Sex Tourism

 
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“Sex tourism” is defined as travel planned specifically for the purpose of sex, generally to a country where sex work is legal.

Be Aware

Disease

HIV and other sexually transmitted infections (STIs) may be common among sex workers. Some common STIs, such as gonorrhea, have become extensively drug-resistant in some parts of the world. Make sure you ALWAYS use protection when having sex with a new partner.

Legality

Sex tourism supports human trafficking (slavery), one of the largest criminal industries in the world. Even if prostitution is legal in a country, human trafficking, sex with a minor, and child pornography are ALWAYS crimes. Millions of children around the world are victims of commercial sexual exploitation. Children abused by sex tourists suffer not only sexual abuse but also physical, emotional, and psychological abuse, as well as poverty and homelessness. They suffer from health problems including addiction, malnourishment, injuries, STIs and emotional trauma.

Someone who engages in these activities in a foreign country can be prosecuted under that county’s law while abroad and under US law after returning to the United States.

Although the age at which someone is considered a minor may vary by country, federal law makes it a crime for US residents to engage in sexual or pornographic activities with a child younger than 18 years anywhere in the world. It is also illegal to travel abroad for the purpose of having sex with a minor.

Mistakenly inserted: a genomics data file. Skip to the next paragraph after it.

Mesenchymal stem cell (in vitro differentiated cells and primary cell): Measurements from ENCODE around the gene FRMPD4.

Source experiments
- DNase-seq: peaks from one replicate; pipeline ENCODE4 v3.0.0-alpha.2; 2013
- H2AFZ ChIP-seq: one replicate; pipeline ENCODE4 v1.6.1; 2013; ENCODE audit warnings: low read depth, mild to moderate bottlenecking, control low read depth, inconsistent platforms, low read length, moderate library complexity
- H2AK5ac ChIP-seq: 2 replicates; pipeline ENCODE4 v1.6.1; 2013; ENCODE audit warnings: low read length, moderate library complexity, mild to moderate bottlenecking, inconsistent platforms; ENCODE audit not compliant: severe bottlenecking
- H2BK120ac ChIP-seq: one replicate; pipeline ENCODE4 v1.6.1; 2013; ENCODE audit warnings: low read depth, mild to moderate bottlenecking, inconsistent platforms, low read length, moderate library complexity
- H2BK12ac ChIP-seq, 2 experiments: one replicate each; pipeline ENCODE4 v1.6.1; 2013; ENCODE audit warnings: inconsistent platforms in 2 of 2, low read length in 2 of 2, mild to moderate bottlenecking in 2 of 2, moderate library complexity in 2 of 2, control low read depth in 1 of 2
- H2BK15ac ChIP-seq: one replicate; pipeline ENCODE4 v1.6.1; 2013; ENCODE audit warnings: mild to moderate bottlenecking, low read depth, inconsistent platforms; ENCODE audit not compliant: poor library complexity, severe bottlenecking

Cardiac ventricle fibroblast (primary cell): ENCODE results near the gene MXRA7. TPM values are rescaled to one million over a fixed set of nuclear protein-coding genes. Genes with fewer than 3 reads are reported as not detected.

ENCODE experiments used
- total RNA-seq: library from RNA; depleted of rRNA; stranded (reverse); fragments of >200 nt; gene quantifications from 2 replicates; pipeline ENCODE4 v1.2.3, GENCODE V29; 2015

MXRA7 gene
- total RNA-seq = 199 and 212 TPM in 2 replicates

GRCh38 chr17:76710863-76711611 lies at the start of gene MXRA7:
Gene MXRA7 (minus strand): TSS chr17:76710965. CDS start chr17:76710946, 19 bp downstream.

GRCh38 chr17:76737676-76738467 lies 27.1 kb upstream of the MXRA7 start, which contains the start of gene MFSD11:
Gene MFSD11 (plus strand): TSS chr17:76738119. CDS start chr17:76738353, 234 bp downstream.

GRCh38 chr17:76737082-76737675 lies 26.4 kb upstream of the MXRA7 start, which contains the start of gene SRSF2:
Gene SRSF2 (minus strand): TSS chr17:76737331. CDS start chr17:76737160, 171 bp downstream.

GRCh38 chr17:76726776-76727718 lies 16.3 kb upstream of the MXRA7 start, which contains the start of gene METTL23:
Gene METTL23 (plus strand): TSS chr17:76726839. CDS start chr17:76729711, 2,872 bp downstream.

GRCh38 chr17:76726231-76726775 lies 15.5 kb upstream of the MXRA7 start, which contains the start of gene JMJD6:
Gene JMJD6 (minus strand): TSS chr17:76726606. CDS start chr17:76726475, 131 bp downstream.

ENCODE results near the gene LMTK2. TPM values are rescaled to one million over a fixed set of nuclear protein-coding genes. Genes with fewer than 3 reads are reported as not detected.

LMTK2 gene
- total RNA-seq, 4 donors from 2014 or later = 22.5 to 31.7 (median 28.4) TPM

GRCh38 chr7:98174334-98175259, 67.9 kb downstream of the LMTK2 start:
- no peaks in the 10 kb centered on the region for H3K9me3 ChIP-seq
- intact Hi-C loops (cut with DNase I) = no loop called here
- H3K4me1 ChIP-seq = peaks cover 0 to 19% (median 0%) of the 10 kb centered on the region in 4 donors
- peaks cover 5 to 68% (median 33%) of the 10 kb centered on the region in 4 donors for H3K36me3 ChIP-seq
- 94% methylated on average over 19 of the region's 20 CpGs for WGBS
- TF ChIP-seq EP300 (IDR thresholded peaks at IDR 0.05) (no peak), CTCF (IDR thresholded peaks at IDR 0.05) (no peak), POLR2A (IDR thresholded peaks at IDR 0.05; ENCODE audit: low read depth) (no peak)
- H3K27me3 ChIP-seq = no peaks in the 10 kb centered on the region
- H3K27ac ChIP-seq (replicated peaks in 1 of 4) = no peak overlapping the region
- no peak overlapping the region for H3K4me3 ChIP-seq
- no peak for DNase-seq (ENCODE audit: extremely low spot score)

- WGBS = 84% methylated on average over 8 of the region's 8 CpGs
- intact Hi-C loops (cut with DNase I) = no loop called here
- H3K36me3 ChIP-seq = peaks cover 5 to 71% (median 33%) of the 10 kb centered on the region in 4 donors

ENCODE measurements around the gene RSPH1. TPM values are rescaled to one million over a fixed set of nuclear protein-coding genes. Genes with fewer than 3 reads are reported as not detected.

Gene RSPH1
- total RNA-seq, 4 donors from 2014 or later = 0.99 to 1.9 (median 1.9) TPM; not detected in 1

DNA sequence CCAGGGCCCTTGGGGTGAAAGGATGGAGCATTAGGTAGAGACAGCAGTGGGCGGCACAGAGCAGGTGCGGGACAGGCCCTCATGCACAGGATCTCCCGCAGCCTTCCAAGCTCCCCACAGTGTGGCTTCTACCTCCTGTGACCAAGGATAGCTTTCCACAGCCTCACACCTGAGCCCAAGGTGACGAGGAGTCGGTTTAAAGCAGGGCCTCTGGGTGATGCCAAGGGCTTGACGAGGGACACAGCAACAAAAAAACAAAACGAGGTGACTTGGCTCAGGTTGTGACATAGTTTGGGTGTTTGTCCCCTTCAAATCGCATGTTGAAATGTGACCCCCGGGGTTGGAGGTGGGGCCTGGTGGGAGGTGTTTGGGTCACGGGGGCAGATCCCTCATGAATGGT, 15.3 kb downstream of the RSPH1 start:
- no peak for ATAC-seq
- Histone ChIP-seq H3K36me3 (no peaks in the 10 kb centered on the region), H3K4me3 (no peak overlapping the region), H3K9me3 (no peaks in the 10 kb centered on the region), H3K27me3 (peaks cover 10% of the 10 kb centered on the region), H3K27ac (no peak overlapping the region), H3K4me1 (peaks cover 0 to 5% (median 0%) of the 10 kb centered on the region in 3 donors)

How to Prevent Trafficking

To combat trafficking and child sexual abuse, some international hotels and other tourism services have voluntarily adopted a code of conduct that includes training for employees and reporting of suspicious activities. Tourist establishments supporting this initiative to protect children from sex tourism are listed online. Providers and travelers who suspect child sexual exploitation or other trafficking activities occurring overseas can report tips anonymously by:

In the United States, the National Center for Missing & Exploited Children’s CyberTipline collects reports of child prostitution and other crimes against children (toll-free at 800-843-5678).

Since 2003, when Congress passed the PROTECT Act, at least 8,000 Americans have been arrested. The PROTECT Act strengthens the US government’s ability to prosecute and punish crimes related to sex tourism, including incarceration of up to 30 years for acts committed at home or abroad. Cooperation of the host country is required to open an investigation of criminal activity. For more ways you can help, see the Department of State list of 15 ways to fight human trafficking.

In the United States, the National Center for Missing & Exploited Children’s CyberTipline collects reports of child prostitution and other crimes against children (toll-free at 800-843-5678).

Since 2003, when Congress passed the PROTECT Act, at least 8,000 Americans have been arrested. The PROTECT Act strengthens the US government’s ability to prosecute and punish crimes related to sex tourism, including incarceration of up to 30 years for acts committed at home or abroad. Cooperation of the host country is required to open an investigation of criminal activity. For more ways you can help, see the Department of State list of 15 ways to fight human trafficking.

More Information

Yellow Book: Sex & Travel

Traveler Factsheet: STDs